Deforestation - Earth's forests play an important role in absorbing carbon dioxide from the planet's atmosphere, and their destruction contributes to the Greenhouse Effect. On a local scale, deforestation has had dramatic effects on the climate with the combination of reduced rainfall and soil erosion compromising attempts at agricultural use of the cleared land.
Clear evidence of the anthropogenic origin of this destruction is the regularity and linearity of the inroads that have been made into the forest. Many remarkably straight tracks are several hundreds of kilometres long, and were clearly apparent from ATSR's vantage point 780 km in space. Ground-based estimates of the scale and rate of deforestation are notoriously inaccurate. However satellite images provide a reliable and convenient method for long-term global monitoring of this phenomenon.
The ATSR instrument was designed for exceptional sensitivity and stability of calibration which was achieved through the incorporation of several innovative features in the instrument design:
- use of low-noise infrared detectors, cooled to near-optimum temperatures (i.e., less than 95 K) by a Stirling cycle mechanical cooler
- continuous on-board radiometric calibration of the infrared channels against two stable, high-accuracy blackbody calibration targets
- use of the multichannel approach to SST retrieval previously demonstrated by the AVHRR instruments
- use of the "along-track scanning" technique to provide two views of the surface and thus an improved correction for atmospheric effects.
ATSR-1 on ERS-1 was the test-bed for the along track scanning concept. It carried infrared channels at 1.6µm, 3.7µm, 10.8µm and 12.0µm, and had no visible channels. The ATSR-2 instrument was a development from the original experimental ATSR-1 instrument which, in addition to the ATSR-1's infrared channels, carried extra visible channels at 0.55µm, 0.67µm and 0.87µm for vegetation remote sensing and an on-board visible calibration system. The evolution of ATSR-2 was constrained by the requirement to maintain the ATSR-1 precision measurement of global sea surface temprature.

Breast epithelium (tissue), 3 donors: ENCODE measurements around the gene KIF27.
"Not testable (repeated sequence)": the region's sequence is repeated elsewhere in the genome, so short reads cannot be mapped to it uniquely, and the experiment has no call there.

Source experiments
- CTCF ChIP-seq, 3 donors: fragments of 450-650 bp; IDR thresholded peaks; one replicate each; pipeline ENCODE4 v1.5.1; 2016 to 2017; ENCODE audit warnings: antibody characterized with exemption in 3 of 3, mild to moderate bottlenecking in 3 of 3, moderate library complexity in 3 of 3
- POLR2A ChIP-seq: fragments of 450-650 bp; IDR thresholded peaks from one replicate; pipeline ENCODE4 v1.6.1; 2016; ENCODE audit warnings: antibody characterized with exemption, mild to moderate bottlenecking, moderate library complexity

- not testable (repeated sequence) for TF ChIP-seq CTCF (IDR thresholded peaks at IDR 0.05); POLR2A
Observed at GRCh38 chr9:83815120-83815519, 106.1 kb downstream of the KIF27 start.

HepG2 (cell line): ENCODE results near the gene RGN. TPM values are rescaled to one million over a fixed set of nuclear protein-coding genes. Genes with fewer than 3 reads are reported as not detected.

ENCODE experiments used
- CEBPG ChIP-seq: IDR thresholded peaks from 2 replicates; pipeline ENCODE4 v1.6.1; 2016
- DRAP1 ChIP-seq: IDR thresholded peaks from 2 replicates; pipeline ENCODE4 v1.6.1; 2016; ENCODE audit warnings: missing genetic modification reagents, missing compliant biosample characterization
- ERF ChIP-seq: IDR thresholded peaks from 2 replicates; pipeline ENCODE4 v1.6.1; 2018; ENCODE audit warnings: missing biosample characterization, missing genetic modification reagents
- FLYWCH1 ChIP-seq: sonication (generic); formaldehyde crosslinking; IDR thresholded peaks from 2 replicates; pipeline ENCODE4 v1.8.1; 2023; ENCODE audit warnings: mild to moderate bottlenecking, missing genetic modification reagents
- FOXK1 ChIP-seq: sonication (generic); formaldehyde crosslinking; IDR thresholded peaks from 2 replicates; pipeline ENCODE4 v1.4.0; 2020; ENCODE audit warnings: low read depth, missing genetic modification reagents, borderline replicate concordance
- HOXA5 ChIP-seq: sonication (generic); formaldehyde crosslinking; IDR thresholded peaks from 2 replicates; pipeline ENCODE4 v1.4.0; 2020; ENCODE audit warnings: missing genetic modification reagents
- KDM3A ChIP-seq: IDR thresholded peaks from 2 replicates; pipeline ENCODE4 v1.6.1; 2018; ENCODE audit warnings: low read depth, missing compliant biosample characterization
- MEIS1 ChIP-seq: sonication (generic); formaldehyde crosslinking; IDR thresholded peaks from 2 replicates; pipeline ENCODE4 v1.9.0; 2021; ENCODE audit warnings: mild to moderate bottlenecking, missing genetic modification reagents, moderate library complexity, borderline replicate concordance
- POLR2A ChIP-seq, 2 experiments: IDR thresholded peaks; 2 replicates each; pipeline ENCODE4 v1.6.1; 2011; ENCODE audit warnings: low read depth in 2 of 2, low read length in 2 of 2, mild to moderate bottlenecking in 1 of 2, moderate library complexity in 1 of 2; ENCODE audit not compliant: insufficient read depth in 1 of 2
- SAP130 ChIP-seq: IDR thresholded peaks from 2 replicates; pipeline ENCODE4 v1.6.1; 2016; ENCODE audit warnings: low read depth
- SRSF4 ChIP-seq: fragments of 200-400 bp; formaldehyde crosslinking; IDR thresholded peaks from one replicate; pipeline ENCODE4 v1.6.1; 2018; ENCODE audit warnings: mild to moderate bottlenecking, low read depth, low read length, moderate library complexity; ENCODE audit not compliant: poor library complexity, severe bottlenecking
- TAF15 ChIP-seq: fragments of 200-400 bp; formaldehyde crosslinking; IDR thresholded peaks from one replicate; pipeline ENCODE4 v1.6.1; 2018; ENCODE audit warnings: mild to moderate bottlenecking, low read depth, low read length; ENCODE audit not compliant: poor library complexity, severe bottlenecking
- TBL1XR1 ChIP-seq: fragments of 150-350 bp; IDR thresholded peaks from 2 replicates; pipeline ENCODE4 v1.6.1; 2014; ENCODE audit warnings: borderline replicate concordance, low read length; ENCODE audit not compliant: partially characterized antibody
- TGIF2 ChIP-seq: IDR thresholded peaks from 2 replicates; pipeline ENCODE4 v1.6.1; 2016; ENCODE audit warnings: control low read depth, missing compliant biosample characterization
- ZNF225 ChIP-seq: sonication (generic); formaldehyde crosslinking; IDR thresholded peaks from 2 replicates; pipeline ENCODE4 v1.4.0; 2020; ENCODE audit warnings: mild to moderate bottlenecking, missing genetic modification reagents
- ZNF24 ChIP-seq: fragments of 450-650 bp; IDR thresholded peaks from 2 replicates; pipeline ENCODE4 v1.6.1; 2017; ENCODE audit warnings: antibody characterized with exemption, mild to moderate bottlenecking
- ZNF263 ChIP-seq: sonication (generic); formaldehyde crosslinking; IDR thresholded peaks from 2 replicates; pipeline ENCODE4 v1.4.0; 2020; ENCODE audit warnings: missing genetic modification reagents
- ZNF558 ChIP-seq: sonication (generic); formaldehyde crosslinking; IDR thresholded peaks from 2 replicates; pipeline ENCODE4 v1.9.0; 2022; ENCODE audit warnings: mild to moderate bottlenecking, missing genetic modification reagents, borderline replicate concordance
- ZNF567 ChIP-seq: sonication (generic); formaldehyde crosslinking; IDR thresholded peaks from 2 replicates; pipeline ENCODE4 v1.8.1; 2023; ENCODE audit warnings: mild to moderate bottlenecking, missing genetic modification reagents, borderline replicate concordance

Along Track Scanning
Application of the along track scanning technique was the ATSR instrument's most innovative development. This worked by making two observations of the same point on Earth's surface through differing amounts of atmosphere; the "along track" view passed through a longer atmospheric path and so was more affected by the atmosphere than the nadir view.
First, the ATSR viewed the surface along the direction of the orbit track at an incidence angle of 55° as it flew toward the scene. Then, some 150 seconds later, ATSR recorded a second observation of the scene at an angle close to the nadir. By combining the data from these two views a direct measurement of the effect of the atmosphere was obtained, and this yielded an atmospheric correction for the surface data set which was an improvement on that obtained from a single measurement.
ATSR's field of view comprised of two 500 km-wide curved swaths, with 555 pixels across the nadir swath and 371 pixels across the forward swath. The nominal instantaneous field of view (IFOV) pixel size was 1km² at the centre of the nadir swath and 1.5µm processing.
- Accuracy: Sea surface temperature to <0.5K over 0.5° x 0.5° (lat/long) area with 80% cloud cover, Land surface temperature: 0.1K
- Spatial Resolution: IR ocean channels: 1km x 1km, Microwave near-nadir viewing: 20km instantaneous field of view
- Waveband: VIS-SWIR: 0.65m, 0.85m, 1.27m and 1.6m. SWIR-TIR: 1.6m, 3.7m, 11m and 12m. Microwave: 23.8GHz 36.5GHz (bandwidth of 400MHz)
The operations anomaly log for ATSR-2 is available.
Note that any products available during outgassings, blackbody crossover tests, and satellite manoeuvres should be used with caution since their quality cannot be guaranteed. Such products should be contained within the segregated section of the archive. Further information on segregated products is available in readme files at the access points to the archive, and is provided here for reference: ATSR-2 data readme.
- ATSR-1/-2 User Guide
- AATSR Handbook
- Envisat-style products for ATSR-1 and ATSR-2 data document
- FAQ on ATSR images
- ATSR Project webpage
- ATSR Sensors webpage
- ATSR-2 Technical Documents
- ATSR Reprocessing for Climate
- Group for High Resolution Sea Surface Temperature
- Climate Change Initiative - SST
- GlobTemperature Project - LST
- (A)ATSR L2P Product Description
- Access to ESA Earth Observation Data - Quick Guide
- REAPER : ERS-1 and ERS-2 Orbit Validation Report
- ESA Living Planet Symposium
- Envisat and ERS Missions Data Access Guide